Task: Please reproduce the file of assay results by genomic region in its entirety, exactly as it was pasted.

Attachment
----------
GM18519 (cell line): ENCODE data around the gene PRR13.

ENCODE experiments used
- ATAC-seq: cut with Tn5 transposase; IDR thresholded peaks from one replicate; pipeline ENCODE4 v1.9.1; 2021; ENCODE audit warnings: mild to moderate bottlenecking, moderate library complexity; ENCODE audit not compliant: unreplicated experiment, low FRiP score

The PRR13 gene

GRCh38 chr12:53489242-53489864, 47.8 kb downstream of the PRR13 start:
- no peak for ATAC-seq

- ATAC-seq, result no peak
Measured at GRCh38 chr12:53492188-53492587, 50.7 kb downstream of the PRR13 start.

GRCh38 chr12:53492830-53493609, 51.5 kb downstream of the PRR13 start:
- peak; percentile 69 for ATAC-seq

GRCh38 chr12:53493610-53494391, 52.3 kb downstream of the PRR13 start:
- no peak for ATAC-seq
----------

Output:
GM18519 (cell line): ENCODE data around the gene PRR13.

ENCODE experiments used
- ATAC-seq: cut with Tn5 transposase; IDR thresholded peaks from one replicate; pipeline ENCODE4 v1.9.1; 2021; ENCODE audit warnings: mild to moderate bottlenecking, moderate library complexity; ENCODE audit not compliant: unreplicated experiment, low FRiP score

The PRR13 gene

GRCh38 chr12:53489242-53489864, 47.8 kb downstream of the PRR13 start:
- no peak for ATAC-seq

- ATAC-seq, result no peak
Measured at GRCh38 chr12:53492188-53492587, 50.7 kb downstream of the PRR13 start.

GRCh38 chr12:53492830-53493609, 51.5 kb downstream of the PRR13 start:
- peak; percentile 69 for ATAC-seq

GRCh38 chr12:53493610-53494391, 52.3 kb downstream of the PRR13 start:
- no peak for ATAC-seq